For a guy who had never visited North America, despite two failed attempts at doing so, Oliver Goldsmith was somehow imbued with an almost pathological hatred for America. Just as pathological was his reverence for the quaint villages of his native Ireland. That so many of the population of those villages chose to emigrate to America, leaving behind these supposedly idyllic villages and the only way of life they had ever known, would remain an enduring source of bitterness for this particular poet. The eNotes analysis the link to which is provided below provides useful insights into Goldsmith’s poem The Deserted Village. What follows is an attempt at amplifying the points made in that analysis through reference to the poem’s text.
The Deserted Village begins with idealized memories of one’s hometown. If Goldsmith were alive today, he would probably find interesting Garrison Keillors’ satirical “memories” of life in the fictional Lake Wobegon. Goldsmith’s opening lines bespeak an almost surreal environment:
Sweet Auburn, loveliest village of the plain,
Where health and plenty cheared the labouring swain,
Where smiling spring its earliest visit paid,
And parting summer's lingering blooms delayed,
Dear lovely bowers of innocence and ease,
Seats of my youth, when every sport could please,
How often have I loitered o'er thy green,
Where humble happiness endeared each scene!
For a land known as much for misery as for natural beauty, Goldsmith’s Ireland exists on an entirely other plane, with its “sheltered cot, the cultivated farm,The never-failing brook, the busy mill, The decent church.”
Goldsmith next proceeds to contrast this preternaturally beautiful environment with the world beyond Ireland’s borders:
In all my wanderings round this world of care,
In all my griefs—and God has given my share—
I still had hopes, my latest hours to crown,
Amidst these humble bowers to lay me down;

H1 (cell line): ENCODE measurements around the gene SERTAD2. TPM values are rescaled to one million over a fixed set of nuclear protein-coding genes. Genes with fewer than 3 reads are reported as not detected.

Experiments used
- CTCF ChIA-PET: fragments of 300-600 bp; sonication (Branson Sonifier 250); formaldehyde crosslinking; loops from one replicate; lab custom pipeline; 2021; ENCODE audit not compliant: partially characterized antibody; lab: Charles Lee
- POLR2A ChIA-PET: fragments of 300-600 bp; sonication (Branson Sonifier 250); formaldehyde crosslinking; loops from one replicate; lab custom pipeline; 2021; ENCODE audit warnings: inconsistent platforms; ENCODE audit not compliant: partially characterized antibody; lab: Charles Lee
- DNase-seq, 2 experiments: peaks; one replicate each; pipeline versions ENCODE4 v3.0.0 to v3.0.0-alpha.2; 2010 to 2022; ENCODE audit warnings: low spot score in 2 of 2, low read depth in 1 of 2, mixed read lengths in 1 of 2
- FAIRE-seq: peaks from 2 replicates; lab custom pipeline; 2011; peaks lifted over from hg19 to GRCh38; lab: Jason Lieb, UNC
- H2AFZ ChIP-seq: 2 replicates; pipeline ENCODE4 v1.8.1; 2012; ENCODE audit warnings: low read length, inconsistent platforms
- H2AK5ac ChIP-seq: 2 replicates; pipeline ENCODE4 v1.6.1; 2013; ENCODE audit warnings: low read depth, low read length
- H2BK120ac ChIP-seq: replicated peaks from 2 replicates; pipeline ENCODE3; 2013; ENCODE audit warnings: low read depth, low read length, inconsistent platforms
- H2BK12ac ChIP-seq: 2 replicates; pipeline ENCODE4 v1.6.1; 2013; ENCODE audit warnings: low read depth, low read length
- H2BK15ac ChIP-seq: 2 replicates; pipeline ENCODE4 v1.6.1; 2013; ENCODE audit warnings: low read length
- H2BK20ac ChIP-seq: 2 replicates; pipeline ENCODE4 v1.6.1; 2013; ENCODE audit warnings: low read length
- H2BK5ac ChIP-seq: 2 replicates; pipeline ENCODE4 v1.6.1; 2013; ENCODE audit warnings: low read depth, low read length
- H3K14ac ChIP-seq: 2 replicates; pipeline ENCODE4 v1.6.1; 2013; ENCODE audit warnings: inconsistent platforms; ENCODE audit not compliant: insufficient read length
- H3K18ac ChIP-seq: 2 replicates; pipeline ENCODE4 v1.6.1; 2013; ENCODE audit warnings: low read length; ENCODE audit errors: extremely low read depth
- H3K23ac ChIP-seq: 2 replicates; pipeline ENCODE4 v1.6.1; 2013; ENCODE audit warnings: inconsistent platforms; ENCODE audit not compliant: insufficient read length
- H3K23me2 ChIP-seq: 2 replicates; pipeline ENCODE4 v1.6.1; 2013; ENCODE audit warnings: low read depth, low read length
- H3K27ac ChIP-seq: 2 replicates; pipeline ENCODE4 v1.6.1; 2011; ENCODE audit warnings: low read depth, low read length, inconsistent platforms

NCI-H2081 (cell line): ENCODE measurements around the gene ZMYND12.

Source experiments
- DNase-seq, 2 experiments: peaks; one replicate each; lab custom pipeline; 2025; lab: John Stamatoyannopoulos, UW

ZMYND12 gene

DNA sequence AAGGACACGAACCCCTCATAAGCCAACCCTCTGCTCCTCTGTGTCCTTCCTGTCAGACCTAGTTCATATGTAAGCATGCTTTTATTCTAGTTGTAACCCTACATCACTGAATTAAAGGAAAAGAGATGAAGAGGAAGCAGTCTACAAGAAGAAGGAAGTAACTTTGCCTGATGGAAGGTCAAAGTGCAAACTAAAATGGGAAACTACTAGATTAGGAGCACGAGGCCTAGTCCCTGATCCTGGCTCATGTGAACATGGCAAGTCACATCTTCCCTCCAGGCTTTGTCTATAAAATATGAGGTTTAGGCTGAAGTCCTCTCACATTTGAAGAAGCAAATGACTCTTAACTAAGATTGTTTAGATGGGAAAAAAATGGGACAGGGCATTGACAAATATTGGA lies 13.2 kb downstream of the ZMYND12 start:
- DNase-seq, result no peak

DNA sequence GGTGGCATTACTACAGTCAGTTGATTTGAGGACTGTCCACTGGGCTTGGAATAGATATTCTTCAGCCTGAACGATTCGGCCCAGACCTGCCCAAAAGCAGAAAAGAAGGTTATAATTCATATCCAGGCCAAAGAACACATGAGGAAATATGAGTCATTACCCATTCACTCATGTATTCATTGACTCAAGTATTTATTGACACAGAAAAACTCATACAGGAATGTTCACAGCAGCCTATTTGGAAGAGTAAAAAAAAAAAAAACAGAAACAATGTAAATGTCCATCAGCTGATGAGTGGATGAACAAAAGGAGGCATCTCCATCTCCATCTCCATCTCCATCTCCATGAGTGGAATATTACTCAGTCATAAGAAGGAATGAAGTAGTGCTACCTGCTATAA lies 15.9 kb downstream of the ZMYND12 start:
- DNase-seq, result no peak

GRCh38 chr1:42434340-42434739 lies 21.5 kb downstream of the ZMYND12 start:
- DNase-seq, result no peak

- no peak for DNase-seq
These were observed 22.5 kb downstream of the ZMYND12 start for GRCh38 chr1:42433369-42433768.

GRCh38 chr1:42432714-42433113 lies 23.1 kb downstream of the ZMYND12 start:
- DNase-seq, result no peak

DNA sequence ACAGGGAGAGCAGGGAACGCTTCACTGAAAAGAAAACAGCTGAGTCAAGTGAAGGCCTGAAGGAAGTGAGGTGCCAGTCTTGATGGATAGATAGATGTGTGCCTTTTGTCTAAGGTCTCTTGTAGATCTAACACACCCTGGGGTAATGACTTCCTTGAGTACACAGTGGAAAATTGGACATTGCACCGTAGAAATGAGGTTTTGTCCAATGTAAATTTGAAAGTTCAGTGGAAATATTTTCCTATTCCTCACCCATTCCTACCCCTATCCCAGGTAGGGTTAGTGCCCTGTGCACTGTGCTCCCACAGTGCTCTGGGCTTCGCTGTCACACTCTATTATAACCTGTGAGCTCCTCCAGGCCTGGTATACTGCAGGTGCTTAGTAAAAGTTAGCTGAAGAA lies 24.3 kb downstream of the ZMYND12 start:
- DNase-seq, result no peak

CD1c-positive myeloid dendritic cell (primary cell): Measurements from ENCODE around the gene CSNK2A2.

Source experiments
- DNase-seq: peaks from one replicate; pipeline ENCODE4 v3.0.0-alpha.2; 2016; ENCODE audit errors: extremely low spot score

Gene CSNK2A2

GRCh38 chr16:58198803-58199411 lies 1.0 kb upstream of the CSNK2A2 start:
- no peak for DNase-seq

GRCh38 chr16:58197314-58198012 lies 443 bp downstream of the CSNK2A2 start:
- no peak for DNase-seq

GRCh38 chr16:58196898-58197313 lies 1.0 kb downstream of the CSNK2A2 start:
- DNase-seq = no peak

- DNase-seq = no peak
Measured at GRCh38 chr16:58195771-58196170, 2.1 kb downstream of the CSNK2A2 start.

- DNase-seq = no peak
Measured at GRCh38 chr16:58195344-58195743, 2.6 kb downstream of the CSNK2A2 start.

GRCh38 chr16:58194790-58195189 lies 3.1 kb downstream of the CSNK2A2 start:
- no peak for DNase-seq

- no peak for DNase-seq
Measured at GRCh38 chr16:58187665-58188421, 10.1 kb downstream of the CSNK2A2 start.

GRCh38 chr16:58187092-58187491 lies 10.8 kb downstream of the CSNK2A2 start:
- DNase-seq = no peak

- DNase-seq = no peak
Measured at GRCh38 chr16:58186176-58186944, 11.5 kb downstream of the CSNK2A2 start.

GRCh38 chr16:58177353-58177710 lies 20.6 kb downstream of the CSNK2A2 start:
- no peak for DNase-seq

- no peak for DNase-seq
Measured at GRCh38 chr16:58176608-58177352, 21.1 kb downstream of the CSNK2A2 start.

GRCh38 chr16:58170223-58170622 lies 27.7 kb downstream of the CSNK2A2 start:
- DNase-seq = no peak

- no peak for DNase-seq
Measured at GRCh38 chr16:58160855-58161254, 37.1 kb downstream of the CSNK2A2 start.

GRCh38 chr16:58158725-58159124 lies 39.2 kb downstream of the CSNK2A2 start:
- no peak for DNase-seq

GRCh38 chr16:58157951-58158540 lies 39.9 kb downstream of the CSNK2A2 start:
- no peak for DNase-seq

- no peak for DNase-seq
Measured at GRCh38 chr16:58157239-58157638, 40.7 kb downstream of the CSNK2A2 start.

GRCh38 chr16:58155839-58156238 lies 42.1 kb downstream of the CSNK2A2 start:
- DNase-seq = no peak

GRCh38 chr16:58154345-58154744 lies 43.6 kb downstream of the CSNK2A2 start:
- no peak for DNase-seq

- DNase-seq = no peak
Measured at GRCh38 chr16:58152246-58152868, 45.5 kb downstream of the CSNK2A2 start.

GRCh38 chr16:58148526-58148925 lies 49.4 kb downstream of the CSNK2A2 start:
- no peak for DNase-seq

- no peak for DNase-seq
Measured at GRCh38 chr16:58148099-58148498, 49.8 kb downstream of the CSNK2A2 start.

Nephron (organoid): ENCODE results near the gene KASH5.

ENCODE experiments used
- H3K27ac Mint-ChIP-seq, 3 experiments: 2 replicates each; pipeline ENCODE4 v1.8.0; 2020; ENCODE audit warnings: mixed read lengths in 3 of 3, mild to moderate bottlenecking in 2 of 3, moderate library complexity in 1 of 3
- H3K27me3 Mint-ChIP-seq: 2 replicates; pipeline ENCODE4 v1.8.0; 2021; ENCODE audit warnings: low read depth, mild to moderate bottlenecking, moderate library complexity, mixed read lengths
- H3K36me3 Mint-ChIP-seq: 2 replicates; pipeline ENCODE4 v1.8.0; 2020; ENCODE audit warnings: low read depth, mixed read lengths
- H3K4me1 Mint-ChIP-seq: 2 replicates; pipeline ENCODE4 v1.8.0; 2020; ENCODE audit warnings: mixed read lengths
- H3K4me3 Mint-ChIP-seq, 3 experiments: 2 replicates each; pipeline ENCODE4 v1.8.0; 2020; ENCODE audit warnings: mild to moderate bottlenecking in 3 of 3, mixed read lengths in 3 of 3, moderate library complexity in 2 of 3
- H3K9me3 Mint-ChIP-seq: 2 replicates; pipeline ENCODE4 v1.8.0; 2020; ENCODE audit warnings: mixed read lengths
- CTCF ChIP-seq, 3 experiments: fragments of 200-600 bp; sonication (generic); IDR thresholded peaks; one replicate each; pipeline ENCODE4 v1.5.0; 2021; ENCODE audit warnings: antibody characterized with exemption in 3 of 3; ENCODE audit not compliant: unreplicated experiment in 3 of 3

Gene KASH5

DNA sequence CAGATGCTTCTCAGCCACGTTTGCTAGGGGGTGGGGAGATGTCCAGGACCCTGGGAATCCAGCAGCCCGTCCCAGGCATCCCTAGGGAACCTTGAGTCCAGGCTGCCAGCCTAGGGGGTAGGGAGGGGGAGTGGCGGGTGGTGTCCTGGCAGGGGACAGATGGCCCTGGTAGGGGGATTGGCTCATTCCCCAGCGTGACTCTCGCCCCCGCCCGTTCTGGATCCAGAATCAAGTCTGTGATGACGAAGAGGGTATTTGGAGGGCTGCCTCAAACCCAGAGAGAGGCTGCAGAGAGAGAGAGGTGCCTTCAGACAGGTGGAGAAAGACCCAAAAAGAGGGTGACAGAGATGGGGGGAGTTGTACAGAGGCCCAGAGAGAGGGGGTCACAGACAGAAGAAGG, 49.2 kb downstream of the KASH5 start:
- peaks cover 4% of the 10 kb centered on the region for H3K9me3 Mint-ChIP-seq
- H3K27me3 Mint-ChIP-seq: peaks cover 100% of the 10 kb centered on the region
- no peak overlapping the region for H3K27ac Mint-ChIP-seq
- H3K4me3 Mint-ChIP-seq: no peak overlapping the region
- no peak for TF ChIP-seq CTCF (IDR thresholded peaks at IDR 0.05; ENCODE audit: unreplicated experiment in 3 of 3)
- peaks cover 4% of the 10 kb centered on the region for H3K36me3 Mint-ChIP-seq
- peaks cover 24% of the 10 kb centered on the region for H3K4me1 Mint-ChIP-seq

To husband out life's taper at the close,
And keep the flame from wasting by repose.
And then, as he continues down this mythical road towards the most desolate, bleakest place on Earth, North America, his imagination is taken over a vision of this continent that was, to say the least, inhospitable:
Those poisonous fields with rank luxuriance crowned,
Where the dark scorpion gathers death around;
Where at each step the stranger fears to wake
The rattling terrors of the vengeful snake;
Where crouching tigers wait their hapless prey,
And savage men, more murderous still than they;
Goldsmith was apparently not an admirer of “progress,” which is fine given the environmental devastation that accompanied economic advancement. His indictment of the negative ramifications of progress, however, overshadow the realities of the Ireland that is familiar to those who labored in its coal mines and endured disease and famine and the indignities associated with English colonization. So, when he laments that “Even now the devastation is begun, And half the business of destruction done,” one should filter his sentiments through the prism of a twice-failed effort at actually leaving for America himself combined with the natural inclination many feel towards looking back to a past that probably never really was.